EU Expansion May Alter U.S.'s World Role
EU economy is now larger than that of the United States.
This June, the European Union saw its greatest single enlargement since its formation in 1957. The growth bumped the EU up to 25 countries from 15, significantly increasing the weight of its economy and voice in the international arena.
The ramifications will be far reaching, says political science professor and EU expert Robert Pahre, affecting the farmer in Poland to the Bush administration in Washington.
"When these central and eastern European countries joined the EU, it opened up possibilities for many of the people who have been suffering the effects of Communism for the past decade," Pahre says. "But there won't be equality when it comes to the benefits. If you're a Pole who already knows English, German, and French, all kinds of opportunities will open up because you'll have the freedom to move to other countries in the EU to find better jobs with better pay. But if you're a farmer in rural Poland with a horse and cart you take to the market to make a living, you'll only see more competition from the open trading."
The U.S. will also feel more competition than ever before as the growing size and strength of the European Union affects the U.S. voice in the world.
"The U.S. has always just been able to make rules about things like product safety and then assume everyone else will have to follow because we're the economic powerhouse," says Pahre.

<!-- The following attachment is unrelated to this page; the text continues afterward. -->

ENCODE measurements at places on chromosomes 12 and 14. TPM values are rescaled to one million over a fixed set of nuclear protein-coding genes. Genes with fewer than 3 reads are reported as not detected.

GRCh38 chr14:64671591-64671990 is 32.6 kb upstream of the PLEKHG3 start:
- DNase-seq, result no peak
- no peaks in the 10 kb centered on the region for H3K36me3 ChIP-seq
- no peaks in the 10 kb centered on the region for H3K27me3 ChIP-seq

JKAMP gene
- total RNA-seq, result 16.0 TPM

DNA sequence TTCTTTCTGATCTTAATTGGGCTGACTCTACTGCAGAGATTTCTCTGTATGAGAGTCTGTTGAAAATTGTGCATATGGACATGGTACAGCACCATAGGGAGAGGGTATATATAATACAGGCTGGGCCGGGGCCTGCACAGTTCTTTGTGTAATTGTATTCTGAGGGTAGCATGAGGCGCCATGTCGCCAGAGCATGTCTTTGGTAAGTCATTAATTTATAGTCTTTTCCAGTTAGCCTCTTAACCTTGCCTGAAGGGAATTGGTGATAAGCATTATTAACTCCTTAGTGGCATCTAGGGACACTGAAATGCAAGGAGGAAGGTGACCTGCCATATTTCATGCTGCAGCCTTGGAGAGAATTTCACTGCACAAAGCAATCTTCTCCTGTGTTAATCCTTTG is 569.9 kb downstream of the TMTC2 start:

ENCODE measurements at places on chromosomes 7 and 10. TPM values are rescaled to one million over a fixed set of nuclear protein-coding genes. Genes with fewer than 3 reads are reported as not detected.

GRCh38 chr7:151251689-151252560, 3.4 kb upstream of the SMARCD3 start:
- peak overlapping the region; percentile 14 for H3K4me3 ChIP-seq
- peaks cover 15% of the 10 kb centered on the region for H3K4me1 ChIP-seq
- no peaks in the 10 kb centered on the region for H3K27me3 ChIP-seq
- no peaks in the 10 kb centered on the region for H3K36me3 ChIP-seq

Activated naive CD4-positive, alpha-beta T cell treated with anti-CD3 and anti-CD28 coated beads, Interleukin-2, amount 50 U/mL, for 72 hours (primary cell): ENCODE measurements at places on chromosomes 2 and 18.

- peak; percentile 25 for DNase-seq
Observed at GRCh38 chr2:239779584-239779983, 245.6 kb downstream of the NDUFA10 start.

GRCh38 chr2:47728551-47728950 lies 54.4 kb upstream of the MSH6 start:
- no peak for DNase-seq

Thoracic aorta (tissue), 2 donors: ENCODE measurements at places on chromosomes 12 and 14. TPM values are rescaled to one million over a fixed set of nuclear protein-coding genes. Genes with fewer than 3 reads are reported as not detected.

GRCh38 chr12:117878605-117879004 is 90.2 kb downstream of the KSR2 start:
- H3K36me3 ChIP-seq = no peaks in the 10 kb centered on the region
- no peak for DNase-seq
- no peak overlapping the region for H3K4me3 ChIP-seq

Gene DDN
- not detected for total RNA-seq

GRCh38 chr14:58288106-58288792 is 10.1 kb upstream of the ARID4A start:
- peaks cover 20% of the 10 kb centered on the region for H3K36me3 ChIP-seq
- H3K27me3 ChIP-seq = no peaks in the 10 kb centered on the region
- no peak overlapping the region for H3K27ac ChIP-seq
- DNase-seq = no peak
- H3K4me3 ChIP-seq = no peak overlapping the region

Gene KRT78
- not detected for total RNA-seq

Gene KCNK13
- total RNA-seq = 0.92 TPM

"But when you think about the EU's economy, which is now a bit bigger than the U.S.'s, and when you consider the 80,000 pages of common rules being adopted by all its members, it becomes obvious that the U.S. will have to get used to sitting down at the table with
Matters such as anti-trust law, professional certification, accounting, and mergers and acquisitions will also be affected as the growing European voice strives to protect its interests. In all areas, Pahre says, the U.S. must learn to collaborate rather than just lead.
"We especially have to get used to being partners with Europe in areas such as trade negotiations and security policy," Pahre says. "If we work with Europe, we can have successful military operations like the occupation of Afghanistan. If we don't learn to play well with others, we'll see repeats of the political divisions we have now over Iraq."
The EU was formed by the 1957 Treaty of Rome, Germany, France, Italy, Netherlands, Belgium, and Luxemburg. The 10 countries added in June include Estonia, Latvia, Lithuania, Poland, Czech Republic, Slovakia, Hungary, Slovenia, Malta and Cypress.